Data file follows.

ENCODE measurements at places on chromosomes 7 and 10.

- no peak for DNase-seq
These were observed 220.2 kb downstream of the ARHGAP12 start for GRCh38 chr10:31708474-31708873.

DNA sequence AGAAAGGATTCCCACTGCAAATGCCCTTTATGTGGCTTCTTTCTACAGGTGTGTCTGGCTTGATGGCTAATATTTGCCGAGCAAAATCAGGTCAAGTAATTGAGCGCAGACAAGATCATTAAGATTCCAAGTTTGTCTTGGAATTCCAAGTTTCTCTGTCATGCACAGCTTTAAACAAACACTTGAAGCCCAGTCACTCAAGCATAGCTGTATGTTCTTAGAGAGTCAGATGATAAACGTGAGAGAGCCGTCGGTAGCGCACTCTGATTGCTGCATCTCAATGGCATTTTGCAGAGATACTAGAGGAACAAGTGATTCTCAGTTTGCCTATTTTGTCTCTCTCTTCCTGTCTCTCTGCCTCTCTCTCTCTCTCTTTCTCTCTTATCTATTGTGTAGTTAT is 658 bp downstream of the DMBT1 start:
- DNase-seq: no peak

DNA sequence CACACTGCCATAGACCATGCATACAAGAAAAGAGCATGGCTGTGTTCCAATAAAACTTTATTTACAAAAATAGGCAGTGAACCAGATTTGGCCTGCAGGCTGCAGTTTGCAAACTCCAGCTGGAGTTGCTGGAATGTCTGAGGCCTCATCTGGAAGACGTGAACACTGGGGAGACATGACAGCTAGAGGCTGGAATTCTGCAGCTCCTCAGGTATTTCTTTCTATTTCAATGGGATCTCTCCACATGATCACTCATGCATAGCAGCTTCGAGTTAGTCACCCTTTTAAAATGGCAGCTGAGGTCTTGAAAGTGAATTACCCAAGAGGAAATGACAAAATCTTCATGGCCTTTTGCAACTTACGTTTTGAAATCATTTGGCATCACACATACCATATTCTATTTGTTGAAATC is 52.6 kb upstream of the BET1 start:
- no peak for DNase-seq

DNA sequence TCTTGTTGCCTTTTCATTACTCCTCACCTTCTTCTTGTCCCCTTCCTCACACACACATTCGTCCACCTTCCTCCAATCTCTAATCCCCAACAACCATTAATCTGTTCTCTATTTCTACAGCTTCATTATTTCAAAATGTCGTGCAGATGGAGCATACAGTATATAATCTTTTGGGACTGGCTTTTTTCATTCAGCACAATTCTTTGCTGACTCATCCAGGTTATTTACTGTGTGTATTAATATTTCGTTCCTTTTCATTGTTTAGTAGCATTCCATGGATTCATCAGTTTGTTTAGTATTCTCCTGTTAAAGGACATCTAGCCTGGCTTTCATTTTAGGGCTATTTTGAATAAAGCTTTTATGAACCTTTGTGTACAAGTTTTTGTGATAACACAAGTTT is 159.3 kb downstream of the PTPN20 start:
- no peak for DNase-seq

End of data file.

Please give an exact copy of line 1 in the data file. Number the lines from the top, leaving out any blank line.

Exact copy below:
ENCODE measurements at places on chromosomes 7 and 10.